US judge overturns California’s ban on assault weapons

Three-decade ban on assault weapons overturned, drawing condemnation from the state’s Democratic governor.

The judge said weapons were overwhelmingly used for legal reasons [File:AFP]
The judge said weapons were overwhelmingly used for legal reasons [File:AFP]

A federal judge has overturned California’s three-decades-old ban on assault weapons, ruling that it violates the constitutional right to bear arms in a blow to the state’s Democratic Governor Gavin Newsom, who condemned the order.

US District Judge Roger Benitez of San Diego ruled that the state’s definition of illegal military-style rifles unlawfully deprives law-abiding Californians of weapons commonly allowed in most other states and by the US Supreme Court.

“Under no level of heightened scrutiny can the law survive,” Benitez said on Friday. He issued a permanent injunction against enforcement of the law but stayed it for 30 days to give state Attorney General Rob Bonta time to appeal.

Governor Newsom called it “a direct threat to public safety and the lives of innocent Californians, period”.

In his 94-page ruling, the judge spoke favourably of modern weapons, saying they were overwhelmingly used for legal reasons.

“Like the Swiss Army knife, the popular AR-15 rifle is a perfect combination of home defence weapon and homeland defence equipment. Good for both home and battle,” the judge said in his ruling’s introduction.

That comparison “completely undermines the credibility of this decision and is a slap in the face to the families who’ve lost loved ones to this weapon,” Newsom said in a statement.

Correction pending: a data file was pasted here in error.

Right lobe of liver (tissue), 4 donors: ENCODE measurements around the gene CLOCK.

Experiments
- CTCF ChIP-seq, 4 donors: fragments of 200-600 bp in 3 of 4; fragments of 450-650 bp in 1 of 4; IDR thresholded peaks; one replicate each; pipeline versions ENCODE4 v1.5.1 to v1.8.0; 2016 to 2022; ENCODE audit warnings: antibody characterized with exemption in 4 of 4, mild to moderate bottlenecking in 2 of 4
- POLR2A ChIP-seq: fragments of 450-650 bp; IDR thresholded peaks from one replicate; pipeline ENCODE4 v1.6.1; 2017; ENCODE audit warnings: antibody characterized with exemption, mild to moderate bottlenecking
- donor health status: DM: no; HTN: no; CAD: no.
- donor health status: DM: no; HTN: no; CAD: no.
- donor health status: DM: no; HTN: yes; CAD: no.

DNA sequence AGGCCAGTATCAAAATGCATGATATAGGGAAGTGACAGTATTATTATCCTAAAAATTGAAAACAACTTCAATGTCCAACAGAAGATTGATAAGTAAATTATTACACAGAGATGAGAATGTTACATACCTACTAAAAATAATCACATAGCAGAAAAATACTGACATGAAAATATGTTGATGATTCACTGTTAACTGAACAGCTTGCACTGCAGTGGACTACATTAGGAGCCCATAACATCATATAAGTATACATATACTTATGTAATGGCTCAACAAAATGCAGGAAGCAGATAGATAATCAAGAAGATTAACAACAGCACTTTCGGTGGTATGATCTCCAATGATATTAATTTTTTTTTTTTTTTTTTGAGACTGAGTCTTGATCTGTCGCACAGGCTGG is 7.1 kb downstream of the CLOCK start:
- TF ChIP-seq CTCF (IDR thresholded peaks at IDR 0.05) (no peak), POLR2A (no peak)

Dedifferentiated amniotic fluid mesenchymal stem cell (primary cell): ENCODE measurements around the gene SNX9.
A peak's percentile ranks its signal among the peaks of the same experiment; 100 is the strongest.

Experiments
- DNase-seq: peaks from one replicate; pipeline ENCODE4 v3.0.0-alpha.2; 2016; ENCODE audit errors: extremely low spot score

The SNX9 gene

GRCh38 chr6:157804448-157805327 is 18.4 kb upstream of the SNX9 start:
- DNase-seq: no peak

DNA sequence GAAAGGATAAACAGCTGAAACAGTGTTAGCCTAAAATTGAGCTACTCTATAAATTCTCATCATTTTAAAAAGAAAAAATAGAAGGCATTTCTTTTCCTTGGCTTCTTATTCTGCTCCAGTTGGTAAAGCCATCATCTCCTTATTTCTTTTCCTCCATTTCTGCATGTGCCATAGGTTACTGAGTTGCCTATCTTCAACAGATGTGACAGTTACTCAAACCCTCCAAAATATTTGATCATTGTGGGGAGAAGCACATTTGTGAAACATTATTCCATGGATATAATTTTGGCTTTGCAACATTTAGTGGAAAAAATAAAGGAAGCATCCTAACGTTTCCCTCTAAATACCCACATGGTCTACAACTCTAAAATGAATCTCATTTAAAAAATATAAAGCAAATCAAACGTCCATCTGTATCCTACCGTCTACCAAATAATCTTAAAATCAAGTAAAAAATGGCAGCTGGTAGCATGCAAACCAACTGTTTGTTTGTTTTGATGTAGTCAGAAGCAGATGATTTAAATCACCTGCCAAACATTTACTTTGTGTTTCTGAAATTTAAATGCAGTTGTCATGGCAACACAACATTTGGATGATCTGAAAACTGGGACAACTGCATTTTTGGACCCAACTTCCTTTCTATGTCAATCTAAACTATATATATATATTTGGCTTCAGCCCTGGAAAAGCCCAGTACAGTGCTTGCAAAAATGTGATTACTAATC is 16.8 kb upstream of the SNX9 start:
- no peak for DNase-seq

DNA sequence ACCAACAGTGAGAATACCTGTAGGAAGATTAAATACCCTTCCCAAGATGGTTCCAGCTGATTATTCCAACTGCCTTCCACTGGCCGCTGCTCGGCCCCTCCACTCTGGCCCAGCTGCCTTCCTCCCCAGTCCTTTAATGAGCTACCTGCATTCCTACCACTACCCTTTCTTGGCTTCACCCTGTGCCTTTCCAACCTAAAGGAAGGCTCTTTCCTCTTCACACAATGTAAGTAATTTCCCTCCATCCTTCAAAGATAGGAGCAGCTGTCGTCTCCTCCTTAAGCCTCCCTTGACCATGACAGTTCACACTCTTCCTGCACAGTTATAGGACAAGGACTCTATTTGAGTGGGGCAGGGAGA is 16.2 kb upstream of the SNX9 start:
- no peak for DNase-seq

The decision comes as gun violence surges across the United States – and just over a week after a disgruntled, heavily armed California public transit worker shot and killed nine people.

A search this week of the shooter’s home – which was set ablaze shortly before the attack – turned up 12 guns, around 22,000 rounds of ammunition and suspected Molotov cocktails.

Mass shootings have also taken place in Florida, Indiana, California, Colorado and Georgia, in a surge in violence that President Joe Biden has branded an “epidemic”.

The US Supreme Court is also due to hear a challenge backed by the gun lobby to a New York law that restricts the carrying of firearms outside the home.

It will be the first major case involving the Second Amendment constitutional right to bear arms heard by the nation’s highest court in more than a decade.

While the coronavirus pandemic slowed workplace violence as more people stayed home, it also saw record gun sales.

In March last year, the number of weekly federal background checks on gun buyers surpassed one million for the first time, The New York Times reported.

Source: News Agencies

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